Japan Looks to Sake to Spur Exports

The fermented rice drink is growing in popularity internationally
A kurabito, or sake brewer, labors in a warm humid room called a kojimuro to work the stiffness out of the koji, or steamed rice cultivated with mold Photograph by Andrew Parsons/I-Images/Zuma Press

Talks over a bilateral territory dispute were the first order of business at a meeting in October between Japanese Prime Minister Shinzō Abe and Russian President Vladimir Putin. As the session came to a close, Abe marked another occasion—the Russian leader’s 61st birthday—by presenting him with a bottle of premium sake from Asahi Shuzo, a leading producer based in Yamaguchi prefecture, Abe’s birthplace.

News coverage of the gesture highlighted the rice-based spirit at a time when many of Japan’s more than 1,700 sake makers are boosting production and expanding global marketing and as Abe looks to increase sake and rice exports. The push comes simultaneous to a rise in interest in sake outside Japan. “Sales overseas are increasing with the popularity of Japanese food,” says Tomoko Sakaguchi, a spokeswoman for Takara Shuzo, the sake-manufacturing unit of Kyoto-based beverage maker Takara Holdings and the biggest seller of sake outside of Japan.

Exports of the traditional drink reached an all-time high of 8.5 billion yen ($81.6 million) in the 10 months through October, according to data from Japan’s Ministry of Agriculture, Forestry, and Fisheries. Sake exports almost doubled from 2002 to 2012, from 7.5 million liters to 14.1 million liters (1.9 million gallons to 3.7 million gallons).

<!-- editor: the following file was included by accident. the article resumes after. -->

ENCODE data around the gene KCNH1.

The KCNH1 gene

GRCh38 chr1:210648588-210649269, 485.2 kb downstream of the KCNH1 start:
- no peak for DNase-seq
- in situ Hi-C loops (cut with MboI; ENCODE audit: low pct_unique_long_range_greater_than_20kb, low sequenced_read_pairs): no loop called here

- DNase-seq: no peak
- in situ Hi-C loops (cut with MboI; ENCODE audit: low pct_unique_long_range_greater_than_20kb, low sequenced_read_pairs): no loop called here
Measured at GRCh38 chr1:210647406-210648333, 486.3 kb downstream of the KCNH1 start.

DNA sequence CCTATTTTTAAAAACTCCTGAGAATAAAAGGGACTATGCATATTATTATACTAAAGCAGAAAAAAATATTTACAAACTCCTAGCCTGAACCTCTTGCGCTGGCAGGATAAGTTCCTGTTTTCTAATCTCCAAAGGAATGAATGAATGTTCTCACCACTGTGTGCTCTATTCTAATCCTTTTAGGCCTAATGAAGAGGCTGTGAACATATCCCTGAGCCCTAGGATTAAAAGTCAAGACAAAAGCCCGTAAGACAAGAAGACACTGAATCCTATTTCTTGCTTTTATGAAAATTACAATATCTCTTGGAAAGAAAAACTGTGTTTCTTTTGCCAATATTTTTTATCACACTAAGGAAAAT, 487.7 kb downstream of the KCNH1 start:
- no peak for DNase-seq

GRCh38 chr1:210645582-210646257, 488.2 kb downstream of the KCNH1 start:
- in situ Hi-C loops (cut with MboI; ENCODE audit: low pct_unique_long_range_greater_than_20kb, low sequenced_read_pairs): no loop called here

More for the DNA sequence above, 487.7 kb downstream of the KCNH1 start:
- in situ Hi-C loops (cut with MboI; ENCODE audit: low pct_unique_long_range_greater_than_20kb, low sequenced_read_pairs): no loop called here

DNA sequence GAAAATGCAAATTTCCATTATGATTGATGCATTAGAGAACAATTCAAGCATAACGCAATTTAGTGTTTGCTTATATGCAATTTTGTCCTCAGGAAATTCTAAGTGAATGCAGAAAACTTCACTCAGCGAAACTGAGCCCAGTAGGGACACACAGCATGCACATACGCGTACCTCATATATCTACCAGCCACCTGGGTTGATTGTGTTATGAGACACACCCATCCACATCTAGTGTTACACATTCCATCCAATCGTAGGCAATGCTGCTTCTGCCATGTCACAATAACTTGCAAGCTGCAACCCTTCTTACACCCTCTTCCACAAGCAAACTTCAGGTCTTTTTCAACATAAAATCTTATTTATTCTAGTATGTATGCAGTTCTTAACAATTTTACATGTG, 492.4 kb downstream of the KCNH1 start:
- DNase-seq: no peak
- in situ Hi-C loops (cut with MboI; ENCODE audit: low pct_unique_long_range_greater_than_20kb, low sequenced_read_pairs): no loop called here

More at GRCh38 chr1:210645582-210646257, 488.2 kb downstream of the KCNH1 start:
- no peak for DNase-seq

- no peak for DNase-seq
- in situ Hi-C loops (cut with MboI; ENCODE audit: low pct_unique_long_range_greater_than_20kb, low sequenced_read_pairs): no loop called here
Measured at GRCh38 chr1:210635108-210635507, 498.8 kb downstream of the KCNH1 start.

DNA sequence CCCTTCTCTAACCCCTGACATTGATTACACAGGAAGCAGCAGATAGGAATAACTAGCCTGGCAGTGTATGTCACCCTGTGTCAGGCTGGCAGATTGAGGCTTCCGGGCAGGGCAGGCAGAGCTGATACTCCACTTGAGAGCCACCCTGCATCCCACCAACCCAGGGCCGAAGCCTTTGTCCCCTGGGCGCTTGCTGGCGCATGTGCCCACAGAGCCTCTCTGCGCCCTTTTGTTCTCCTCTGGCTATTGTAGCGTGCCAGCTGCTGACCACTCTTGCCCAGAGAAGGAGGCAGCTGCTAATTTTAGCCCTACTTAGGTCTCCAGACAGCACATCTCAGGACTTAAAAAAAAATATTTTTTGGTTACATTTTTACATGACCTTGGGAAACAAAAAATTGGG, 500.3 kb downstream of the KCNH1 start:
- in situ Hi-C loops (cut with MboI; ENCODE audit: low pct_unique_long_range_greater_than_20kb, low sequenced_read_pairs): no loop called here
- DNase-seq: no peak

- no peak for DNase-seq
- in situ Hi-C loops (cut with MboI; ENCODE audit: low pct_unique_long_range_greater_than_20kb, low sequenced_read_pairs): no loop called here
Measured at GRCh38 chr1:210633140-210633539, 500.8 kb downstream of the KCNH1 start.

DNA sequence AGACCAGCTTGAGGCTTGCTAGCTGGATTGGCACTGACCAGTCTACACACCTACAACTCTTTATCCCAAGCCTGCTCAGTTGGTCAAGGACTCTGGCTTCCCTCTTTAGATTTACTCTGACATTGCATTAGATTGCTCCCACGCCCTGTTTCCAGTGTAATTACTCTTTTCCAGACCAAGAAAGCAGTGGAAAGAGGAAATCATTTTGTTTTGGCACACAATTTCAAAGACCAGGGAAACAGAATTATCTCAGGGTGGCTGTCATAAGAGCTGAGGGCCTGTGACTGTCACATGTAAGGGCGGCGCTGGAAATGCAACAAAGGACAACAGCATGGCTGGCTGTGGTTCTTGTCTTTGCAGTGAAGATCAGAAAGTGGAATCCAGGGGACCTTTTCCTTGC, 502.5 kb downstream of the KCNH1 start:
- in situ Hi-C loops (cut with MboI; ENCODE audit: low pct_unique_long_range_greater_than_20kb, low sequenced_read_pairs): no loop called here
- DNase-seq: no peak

Sake brewers are looking to overseas markets to offset a drop in domestic sales because of Japan’s population decline and changing consumer tastes, says Shunsuke Kohiyama, an export adviser at the Japan Sake and Shochu Makers Association in Tokyo. The biggest market outside Japan for sake is the U.S., which accounted for 28 percent of exports in 2012.

Asahi Shuzo’s efforts have included expanding international sales in recent years to more than 500 restaurants in 17 countries. The company has boosted total production tenfold over the past decade, according to Kazuhiro Sakurai, Asahi Shuzo’s executive vice president.

Marketing, practically nonexistent in 2002 when Asahi Shuzo first exported sake, is now a key part of its expansion plans. The brewer sponsors monthly sake-tasting events in the U.S., France, the U.K., and Australia, among other countries, and has plans to open a sake bar in Paris later this year. Abe also presented a bottle of Asahi Shuzo’s premium sake to President François Hollande of France last June.

Asahi Shuzo’s high-grade Dassai 23 sake ($300) is among the priciest on the market

Takara’s exports are rising, too. The beverage company—it also makes cooking wines and soft drinks—shipped about 7.3 million liters of sake from its breweries in Japan, China, and the U.S. in 2012, spokeswoman Sakaguchi says. Since 2001 the company has participated in the U.S. National Sake Appraisal, an annual sake-tasting competition sponsored by the International Sake Association.

Asahi Shuzo and Takara say higher-quality sake is driving much of the global interest. The companies are using top-grade rice varieties and some vintage strains for premium lines, which sell for as much as $300 a bottle. (Premium sakes are distinguished from standard ones by the degree to which the rice is “polished,” or milled.) “Sake producers have become evermore aware of the importance of rice quality,” says Kohiyama of the sake association. “They approach this like wineries in France getting the best grapes.”

The addition in December of Japan’s traditional cuisine on Unesco’s Intangible Cultural Heritage list may also bolster global sake sales, says Yoshihiro Murata, chairman of the Japanese Culinary Academy in Kyoto. “The best alcoholic drink for traditional Japanese food is sake, without any doubt,” he says. “With 55,000 washoku [Japanese] restaurants abroad, if each one sells an extra bottle every night, sake exports could take off.”

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